But mostly I am here because, when I was fifteen years old, I had my own experience with rape culture. It wasn’t my first experience, but it was the most real. I was, as many fifteen year-olds, enjoying myself at a house party and was getting quite drunk. There was a guy there that I had always had a thing for, and we began to kiss. I then became way too drunk and he was there, leading me away from the group.

Everyone thought he was taking me somewhere to sleep off my shots. As did I, until I found myself locked in a bathroom with him, as he began to undress me.

I tried to resist, but he ignored me. Before I knew what was happening, he was forcing himself inside me. I told him to stop.”It hurts” I said. All he could say was “shhh, it gets better.”

My friends got worried and started to look for me. They knocked on the bathroom door and he put his hand over my mouth, telling me to be quiet. I started crying and he looked down at me, rolling his eyes and says “Fine, what’s the point of being a slut if you won’t even fuck me.”

I got dressed and tried to leave before he grabbed me and said, “Aren’t you going to finish me off?” before pushing me to my knees, holding my hair and tried to force himself into my mouth. I pushed him away, and returned to the party, wildly sobbing, trying to find my friends.

When I found them and told them what happened, they cried. Not for me, though. They cried because they were so disappointed in me. They were disappointed that I had my ‘first time’ like that. They were mad at me for being too drunk. They thought it was my fault for putting myself in that situation. And as a young, naive fifteen year-old girl, I believed them.

I was ashamed, embarrassed, and loathed myself for putting myself in that situation. I was sure no-one would ever love me, knowing this about me. I didn’t see what happened to me as part of a greater problem. In my mind, I thought, “It’s not real rape, like what happened to my mum. Real rape isn’t the person’s fault, and this was my fault.”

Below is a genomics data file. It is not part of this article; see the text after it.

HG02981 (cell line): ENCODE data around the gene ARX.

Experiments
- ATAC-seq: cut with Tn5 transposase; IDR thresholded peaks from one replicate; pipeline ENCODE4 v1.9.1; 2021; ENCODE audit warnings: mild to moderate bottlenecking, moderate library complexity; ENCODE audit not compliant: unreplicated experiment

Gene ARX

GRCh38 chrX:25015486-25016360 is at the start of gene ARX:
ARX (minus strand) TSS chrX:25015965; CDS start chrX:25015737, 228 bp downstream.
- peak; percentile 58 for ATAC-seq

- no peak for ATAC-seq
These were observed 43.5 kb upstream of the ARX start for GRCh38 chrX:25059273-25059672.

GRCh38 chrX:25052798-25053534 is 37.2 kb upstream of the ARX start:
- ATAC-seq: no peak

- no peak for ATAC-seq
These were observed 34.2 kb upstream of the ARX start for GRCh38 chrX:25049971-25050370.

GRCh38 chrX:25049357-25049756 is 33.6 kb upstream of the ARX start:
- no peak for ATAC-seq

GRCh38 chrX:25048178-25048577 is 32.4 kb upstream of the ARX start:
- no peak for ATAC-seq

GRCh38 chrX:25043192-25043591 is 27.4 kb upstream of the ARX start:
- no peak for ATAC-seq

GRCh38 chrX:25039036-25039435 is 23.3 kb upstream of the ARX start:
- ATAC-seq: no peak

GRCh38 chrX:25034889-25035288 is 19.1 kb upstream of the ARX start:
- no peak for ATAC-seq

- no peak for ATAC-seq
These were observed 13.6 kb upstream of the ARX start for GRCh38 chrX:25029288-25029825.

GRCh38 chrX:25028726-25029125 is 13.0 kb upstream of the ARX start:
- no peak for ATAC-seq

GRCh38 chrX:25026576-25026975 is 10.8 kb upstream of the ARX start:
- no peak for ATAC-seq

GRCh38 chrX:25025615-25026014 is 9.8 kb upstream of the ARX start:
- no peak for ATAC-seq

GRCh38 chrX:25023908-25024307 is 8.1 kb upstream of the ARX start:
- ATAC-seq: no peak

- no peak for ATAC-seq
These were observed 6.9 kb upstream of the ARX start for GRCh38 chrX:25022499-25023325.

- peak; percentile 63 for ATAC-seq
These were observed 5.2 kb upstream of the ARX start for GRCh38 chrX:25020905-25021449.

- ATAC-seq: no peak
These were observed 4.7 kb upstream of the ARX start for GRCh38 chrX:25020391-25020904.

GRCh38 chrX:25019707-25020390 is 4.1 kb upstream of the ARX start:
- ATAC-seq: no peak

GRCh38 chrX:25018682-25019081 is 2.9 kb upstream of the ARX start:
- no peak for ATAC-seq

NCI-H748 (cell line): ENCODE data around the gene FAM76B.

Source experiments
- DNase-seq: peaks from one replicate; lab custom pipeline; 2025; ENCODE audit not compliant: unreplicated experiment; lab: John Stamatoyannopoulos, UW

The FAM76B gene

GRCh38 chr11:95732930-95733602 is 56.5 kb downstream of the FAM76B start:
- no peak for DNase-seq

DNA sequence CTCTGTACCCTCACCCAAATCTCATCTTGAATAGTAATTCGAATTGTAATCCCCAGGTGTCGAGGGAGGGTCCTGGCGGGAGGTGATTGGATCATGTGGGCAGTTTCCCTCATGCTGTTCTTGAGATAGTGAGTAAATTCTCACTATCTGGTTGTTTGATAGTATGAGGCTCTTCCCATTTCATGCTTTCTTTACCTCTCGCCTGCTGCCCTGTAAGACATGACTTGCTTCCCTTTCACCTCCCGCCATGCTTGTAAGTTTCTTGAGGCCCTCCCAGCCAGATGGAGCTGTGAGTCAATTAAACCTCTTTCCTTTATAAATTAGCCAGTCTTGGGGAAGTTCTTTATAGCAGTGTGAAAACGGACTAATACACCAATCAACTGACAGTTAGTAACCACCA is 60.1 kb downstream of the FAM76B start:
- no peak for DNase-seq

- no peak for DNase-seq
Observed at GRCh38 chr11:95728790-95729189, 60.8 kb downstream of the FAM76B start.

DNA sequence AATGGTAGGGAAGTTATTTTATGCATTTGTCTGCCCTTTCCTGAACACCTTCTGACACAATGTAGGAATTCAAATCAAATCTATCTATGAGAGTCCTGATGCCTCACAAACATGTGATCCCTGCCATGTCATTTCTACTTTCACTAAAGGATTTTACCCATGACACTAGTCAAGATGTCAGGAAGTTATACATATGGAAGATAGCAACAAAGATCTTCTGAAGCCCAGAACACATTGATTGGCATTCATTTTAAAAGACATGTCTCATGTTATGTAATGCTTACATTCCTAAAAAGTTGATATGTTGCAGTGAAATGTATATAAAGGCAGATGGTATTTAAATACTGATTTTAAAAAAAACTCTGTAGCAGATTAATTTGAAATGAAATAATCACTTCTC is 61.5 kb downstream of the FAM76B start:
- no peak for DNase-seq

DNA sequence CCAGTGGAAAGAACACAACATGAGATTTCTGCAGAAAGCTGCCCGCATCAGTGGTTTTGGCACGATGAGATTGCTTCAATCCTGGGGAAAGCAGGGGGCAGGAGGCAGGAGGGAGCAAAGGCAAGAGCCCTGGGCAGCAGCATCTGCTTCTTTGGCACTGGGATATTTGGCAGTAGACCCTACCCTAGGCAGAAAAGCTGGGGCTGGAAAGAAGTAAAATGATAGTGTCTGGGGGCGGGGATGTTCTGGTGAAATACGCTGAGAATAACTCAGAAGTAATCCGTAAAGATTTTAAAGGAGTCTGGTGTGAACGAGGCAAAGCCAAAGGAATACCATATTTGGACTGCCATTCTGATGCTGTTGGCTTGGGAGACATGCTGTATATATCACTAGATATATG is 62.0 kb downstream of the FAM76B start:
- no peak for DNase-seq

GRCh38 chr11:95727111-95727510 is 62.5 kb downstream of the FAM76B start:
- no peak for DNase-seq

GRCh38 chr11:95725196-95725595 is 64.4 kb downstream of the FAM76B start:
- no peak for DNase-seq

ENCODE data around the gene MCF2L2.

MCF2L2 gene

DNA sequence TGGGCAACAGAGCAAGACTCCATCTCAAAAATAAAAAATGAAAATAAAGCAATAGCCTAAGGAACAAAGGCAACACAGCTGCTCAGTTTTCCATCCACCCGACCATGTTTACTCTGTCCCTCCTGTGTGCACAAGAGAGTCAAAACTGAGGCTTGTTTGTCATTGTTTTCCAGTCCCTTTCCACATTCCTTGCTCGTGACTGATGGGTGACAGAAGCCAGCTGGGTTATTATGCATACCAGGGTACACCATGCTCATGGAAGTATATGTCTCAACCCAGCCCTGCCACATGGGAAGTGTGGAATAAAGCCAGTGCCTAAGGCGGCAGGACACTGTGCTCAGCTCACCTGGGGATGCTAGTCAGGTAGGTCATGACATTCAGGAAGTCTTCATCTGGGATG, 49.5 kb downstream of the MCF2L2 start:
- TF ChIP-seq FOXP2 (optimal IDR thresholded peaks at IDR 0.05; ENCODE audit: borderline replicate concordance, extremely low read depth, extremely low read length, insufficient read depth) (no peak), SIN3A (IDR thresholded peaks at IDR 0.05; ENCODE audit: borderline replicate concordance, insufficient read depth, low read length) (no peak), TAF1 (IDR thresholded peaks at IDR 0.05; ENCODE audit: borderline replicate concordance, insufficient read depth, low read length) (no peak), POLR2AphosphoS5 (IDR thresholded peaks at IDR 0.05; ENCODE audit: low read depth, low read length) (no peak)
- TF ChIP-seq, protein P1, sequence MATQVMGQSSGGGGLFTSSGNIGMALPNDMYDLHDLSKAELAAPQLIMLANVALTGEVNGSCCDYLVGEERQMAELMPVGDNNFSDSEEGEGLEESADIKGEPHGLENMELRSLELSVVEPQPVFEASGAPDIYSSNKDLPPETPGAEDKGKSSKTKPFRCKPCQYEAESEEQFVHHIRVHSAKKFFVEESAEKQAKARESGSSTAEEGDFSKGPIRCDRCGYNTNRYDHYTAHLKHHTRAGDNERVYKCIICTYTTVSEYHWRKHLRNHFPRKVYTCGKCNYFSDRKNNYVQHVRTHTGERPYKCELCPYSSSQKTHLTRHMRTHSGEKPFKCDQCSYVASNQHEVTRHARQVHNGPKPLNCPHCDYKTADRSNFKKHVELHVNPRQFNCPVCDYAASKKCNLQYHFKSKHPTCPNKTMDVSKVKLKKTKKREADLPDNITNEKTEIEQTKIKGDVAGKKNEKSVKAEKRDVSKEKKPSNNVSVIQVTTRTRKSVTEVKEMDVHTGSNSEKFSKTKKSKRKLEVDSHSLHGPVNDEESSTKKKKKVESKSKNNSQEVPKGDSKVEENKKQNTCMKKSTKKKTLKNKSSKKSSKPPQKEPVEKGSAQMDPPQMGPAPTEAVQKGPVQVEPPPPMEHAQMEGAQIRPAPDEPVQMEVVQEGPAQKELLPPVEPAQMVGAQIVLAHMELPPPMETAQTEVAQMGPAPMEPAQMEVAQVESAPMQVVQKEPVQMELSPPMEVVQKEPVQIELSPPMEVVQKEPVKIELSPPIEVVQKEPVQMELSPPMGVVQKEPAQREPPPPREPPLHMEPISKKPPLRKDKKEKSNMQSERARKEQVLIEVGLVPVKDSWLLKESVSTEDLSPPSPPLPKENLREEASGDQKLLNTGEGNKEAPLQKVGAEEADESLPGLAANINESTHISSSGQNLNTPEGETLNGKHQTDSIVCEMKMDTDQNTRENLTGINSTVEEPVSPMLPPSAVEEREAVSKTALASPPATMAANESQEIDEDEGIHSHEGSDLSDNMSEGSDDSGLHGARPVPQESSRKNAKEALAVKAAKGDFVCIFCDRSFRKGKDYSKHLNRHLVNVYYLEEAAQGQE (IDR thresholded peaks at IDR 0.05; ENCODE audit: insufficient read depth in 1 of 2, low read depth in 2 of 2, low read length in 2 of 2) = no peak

So, I am here because I never want my future children to live in a world where survivors are blamed and destroyed like my mum was. I don’t want my daughters to be ashamed of their sexuality, or their bodies, or feel like they owe anything to men. I don’t want my sons to grow up in a world that tells them that they are owed sex. I want to live in a world where rapists and rape excusers are shamed, not rape survivors. I want to live in a world where “what were you wearing?” or “how much did you have to drink” are NEVER asked of a survivor. I want to live in a world that supports survivors.

So, that’s why I’m here for Slutwalk.

Posted in Support

Why I Slutwalk: Lauren

When I was about 12 years of age, I knew I was different to ‘normal’ boys- I realized that I liked other boys. So I went online to find answers to questions I didn’t even know yet. Very early on, I found this guy who was about 19 at the time. Over the next three years, he would help answer questions I had about myself, as I felt there wasn’t anyone else I could go to. He would sometimes ask for sexual pictures and I would send them. He would then send some to me. He would also ask to try and organize a time to meet up. I was a little unsure, but by the time I was 15 and thought I was ready to meet him.